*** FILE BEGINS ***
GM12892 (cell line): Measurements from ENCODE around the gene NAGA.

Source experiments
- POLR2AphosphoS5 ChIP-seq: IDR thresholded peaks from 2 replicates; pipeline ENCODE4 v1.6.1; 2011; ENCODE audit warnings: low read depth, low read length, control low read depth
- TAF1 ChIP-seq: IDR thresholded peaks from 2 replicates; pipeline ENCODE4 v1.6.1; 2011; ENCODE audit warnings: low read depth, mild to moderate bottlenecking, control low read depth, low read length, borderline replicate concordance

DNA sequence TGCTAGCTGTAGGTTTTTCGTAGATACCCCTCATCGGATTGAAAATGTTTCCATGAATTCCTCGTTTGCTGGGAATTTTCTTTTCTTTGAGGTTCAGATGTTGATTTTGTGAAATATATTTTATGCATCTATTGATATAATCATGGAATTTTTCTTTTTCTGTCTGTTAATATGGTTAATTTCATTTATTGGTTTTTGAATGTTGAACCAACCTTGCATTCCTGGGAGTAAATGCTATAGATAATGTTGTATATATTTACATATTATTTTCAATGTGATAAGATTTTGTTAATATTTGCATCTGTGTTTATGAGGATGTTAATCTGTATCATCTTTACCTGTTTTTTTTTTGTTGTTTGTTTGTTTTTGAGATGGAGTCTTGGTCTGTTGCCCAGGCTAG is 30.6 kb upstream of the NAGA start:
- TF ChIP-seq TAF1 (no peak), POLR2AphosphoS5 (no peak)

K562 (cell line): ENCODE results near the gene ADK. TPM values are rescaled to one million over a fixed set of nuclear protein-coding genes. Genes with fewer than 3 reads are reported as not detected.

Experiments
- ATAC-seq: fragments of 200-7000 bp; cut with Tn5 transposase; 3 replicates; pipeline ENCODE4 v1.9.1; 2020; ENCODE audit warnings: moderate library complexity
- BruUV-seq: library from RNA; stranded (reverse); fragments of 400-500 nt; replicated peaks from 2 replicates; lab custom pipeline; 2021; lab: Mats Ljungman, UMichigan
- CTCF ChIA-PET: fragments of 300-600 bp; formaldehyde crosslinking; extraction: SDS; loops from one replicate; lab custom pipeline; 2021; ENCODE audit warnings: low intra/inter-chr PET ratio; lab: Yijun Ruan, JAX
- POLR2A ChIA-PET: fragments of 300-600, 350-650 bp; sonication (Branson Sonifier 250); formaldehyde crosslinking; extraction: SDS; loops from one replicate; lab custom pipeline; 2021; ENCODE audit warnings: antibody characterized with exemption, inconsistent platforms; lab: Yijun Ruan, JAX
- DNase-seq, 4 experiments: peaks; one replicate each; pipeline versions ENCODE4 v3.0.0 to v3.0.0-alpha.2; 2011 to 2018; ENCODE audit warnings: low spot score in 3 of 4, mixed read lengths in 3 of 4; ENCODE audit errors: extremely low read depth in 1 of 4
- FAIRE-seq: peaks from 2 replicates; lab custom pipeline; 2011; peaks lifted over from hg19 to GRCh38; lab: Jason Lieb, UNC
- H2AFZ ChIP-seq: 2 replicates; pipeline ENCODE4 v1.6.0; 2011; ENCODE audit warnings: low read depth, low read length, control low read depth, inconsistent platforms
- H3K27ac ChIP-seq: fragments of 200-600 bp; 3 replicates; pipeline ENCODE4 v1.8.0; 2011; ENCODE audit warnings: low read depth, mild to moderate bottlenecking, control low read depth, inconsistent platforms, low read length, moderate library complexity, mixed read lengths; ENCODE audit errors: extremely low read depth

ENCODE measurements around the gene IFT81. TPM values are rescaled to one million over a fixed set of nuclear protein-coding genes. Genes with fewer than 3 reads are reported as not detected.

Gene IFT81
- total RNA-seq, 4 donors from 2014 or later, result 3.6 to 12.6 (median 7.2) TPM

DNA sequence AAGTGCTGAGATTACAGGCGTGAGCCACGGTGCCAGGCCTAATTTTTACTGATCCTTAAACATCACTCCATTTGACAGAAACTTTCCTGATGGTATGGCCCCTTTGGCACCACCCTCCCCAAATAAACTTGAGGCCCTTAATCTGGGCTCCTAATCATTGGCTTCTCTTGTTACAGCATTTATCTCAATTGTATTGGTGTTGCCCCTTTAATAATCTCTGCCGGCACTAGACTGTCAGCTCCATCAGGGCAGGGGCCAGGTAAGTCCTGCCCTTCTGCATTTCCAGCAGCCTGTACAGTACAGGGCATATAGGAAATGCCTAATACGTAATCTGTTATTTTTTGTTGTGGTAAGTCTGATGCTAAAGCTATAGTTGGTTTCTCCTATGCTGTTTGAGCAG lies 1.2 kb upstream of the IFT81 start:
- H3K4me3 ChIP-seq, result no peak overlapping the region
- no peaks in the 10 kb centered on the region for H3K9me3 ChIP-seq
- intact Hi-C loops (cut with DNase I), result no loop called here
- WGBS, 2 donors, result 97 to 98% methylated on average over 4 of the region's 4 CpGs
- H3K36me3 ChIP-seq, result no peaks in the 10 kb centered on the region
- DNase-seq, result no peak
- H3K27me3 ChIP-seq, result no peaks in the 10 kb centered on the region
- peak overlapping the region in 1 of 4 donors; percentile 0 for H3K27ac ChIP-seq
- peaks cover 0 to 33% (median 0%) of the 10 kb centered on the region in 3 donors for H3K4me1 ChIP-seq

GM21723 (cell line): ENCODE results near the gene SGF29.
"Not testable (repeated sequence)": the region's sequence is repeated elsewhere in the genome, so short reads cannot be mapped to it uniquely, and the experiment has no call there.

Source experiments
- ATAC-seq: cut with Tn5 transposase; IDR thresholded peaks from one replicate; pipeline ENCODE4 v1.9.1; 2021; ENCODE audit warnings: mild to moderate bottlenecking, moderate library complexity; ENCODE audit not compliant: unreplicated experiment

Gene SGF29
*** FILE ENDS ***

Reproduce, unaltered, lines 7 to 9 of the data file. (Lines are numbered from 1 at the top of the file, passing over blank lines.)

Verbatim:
K562 (cell line): ENCODE results near the gene ADK. TPM values are rescaled to one million over a fixed set of nuclear protein-coding genes. Genes with fewer than 3 reads are reported as not detected.

Experiments
- ATAC-seq: fragments of 200-7000 bp; cut with Tn5 transposase; 3 replicates; pipeline ENCODE4 v1.9.1; 2020; ENCODE audit warnings: moderate library complexity